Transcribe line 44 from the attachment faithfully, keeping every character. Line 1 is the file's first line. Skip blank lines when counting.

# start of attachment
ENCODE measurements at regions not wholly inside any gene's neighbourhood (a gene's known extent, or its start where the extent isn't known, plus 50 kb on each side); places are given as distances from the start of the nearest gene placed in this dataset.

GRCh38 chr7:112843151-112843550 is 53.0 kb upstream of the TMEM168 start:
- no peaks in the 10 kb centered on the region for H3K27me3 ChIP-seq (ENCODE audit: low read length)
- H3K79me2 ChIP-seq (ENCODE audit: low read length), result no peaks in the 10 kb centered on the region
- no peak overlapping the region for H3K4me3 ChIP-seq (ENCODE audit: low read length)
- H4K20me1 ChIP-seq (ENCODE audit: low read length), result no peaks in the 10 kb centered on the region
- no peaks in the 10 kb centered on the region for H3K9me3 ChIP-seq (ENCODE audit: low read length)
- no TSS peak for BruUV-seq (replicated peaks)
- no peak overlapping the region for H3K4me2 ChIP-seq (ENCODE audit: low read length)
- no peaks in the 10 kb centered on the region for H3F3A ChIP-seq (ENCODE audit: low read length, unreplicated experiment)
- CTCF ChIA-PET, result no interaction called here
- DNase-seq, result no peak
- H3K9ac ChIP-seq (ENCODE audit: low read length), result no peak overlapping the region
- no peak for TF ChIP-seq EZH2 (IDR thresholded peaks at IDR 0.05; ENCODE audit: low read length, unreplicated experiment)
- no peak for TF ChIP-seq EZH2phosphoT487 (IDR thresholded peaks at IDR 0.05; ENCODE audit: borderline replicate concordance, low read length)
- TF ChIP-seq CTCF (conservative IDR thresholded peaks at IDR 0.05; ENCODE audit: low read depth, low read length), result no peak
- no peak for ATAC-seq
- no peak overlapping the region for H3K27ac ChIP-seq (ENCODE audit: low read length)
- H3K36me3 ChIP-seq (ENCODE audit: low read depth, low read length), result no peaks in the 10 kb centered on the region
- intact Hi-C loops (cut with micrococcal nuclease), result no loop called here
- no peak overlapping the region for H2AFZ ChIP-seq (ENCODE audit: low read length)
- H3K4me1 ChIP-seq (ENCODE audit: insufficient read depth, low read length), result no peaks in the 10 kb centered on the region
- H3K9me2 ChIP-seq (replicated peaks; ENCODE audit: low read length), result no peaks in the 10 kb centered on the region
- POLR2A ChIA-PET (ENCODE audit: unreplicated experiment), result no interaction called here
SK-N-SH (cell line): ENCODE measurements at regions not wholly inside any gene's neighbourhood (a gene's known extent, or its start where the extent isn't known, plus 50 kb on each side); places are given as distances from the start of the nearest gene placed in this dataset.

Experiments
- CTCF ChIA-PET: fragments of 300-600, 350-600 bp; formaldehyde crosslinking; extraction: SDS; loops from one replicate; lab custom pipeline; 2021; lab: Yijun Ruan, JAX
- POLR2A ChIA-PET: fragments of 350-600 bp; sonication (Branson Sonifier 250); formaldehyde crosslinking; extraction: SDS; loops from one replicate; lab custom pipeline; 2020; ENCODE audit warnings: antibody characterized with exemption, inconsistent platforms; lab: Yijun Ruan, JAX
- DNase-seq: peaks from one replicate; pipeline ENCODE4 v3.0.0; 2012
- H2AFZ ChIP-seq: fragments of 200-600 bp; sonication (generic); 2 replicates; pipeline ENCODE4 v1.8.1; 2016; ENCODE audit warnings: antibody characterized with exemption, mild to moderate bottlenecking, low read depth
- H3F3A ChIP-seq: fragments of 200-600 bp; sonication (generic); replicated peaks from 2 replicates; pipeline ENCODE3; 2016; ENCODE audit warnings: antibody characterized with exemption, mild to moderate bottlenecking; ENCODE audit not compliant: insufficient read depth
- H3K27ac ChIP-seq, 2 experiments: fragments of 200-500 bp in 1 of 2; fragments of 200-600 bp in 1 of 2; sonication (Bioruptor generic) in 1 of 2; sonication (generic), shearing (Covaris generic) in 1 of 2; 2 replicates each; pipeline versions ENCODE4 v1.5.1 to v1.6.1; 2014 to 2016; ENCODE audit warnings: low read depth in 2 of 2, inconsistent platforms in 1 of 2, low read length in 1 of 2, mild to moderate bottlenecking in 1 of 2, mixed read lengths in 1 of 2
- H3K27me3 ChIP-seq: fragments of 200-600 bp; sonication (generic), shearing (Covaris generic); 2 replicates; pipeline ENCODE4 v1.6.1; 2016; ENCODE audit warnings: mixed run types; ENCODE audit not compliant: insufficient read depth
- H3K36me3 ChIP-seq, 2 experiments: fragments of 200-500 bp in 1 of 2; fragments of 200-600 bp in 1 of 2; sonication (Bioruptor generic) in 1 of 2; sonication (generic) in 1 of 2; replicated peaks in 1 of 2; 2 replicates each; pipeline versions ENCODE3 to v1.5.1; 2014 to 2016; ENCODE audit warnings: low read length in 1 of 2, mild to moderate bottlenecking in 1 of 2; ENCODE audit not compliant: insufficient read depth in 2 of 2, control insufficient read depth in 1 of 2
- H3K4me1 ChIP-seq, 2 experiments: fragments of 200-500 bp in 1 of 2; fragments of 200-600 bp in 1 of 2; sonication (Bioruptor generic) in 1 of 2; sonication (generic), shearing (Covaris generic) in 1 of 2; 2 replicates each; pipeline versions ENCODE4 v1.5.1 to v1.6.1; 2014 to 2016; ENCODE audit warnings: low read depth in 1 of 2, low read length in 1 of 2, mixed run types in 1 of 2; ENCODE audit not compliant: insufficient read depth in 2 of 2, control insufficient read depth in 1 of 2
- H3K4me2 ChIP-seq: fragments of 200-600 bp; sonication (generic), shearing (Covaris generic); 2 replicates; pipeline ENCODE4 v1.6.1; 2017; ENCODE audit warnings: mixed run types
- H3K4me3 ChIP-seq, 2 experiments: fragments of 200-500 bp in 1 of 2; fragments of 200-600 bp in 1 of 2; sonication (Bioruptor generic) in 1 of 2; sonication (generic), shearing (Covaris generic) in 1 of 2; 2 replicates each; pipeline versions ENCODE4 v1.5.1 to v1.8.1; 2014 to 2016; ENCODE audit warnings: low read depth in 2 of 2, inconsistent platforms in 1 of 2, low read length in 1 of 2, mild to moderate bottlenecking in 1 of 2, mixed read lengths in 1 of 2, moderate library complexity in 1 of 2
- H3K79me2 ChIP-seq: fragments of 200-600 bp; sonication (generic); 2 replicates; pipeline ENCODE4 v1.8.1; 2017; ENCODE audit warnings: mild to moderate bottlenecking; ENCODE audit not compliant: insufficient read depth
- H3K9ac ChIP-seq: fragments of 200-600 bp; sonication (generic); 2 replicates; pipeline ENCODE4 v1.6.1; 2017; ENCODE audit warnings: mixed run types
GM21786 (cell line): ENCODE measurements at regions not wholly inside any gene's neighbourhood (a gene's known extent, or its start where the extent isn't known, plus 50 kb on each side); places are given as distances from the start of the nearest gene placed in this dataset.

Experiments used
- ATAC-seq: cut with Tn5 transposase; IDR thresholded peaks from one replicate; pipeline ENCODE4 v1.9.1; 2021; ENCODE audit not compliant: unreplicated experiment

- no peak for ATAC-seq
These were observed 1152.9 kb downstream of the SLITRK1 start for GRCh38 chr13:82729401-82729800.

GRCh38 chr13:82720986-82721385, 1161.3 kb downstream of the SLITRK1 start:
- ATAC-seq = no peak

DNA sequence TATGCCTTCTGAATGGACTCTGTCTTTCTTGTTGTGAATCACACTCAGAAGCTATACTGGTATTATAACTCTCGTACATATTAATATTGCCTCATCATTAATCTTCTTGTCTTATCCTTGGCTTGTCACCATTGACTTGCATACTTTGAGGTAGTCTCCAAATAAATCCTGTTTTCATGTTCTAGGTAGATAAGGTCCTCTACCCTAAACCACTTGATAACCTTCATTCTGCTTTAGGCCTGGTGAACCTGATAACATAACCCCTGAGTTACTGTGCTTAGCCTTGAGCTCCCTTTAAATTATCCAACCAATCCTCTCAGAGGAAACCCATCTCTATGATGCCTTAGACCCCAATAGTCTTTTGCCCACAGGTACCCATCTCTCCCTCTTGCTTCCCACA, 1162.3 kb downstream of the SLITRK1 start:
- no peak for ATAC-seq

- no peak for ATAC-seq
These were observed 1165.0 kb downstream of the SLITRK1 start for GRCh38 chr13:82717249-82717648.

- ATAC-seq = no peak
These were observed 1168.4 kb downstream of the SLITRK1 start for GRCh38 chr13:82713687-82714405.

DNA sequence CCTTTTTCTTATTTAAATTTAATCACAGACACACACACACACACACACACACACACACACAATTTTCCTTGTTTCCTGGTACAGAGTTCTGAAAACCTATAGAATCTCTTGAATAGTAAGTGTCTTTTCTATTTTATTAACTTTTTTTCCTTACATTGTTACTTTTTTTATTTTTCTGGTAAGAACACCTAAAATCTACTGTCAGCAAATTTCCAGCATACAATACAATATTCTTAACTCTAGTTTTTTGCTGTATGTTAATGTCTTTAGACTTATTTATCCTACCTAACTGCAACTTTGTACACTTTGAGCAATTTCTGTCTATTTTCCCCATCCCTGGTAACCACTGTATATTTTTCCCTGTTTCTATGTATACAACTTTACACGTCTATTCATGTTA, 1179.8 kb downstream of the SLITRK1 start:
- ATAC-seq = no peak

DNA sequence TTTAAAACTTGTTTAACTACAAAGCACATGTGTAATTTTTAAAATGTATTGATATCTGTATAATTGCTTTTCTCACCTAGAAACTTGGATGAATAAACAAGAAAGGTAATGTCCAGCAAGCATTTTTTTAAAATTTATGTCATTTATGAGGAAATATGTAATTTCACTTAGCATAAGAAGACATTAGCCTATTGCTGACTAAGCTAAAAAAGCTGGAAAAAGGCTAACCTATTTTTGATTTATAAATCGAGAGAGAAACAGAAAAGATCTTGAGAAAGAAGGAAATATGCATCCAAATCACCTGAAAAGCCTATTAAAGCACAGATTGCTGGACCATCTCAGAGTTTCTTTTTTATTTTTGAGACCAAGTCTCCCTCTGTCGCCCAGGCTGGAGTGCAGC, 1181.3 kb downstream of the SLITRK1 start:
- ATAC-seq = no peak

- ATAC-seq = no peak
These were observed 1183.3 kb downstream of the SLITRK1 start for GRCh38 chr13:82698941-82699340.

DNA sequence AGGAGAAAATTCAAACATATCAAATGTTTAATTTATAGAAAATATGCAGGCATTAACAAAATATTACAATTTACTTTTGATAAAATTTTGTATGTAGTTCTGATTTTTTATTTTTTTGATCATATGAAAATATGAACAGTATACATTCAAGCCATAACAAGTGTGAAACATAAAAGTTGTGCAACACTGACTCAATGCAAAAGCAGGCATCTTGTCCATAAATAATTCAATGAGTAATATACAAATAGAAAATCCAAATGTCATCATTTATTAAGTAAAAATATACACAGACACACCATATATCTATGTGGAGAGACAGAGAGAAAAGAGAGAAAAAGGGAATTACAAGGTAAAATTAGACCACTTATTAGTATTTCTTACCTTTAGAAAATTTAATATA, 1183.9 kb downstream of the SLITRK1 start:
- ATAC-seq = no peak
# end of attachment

These were observed 1152.9 kb downstream of the SLITRK1 start for GRCh38 chr13:82729401-82729800.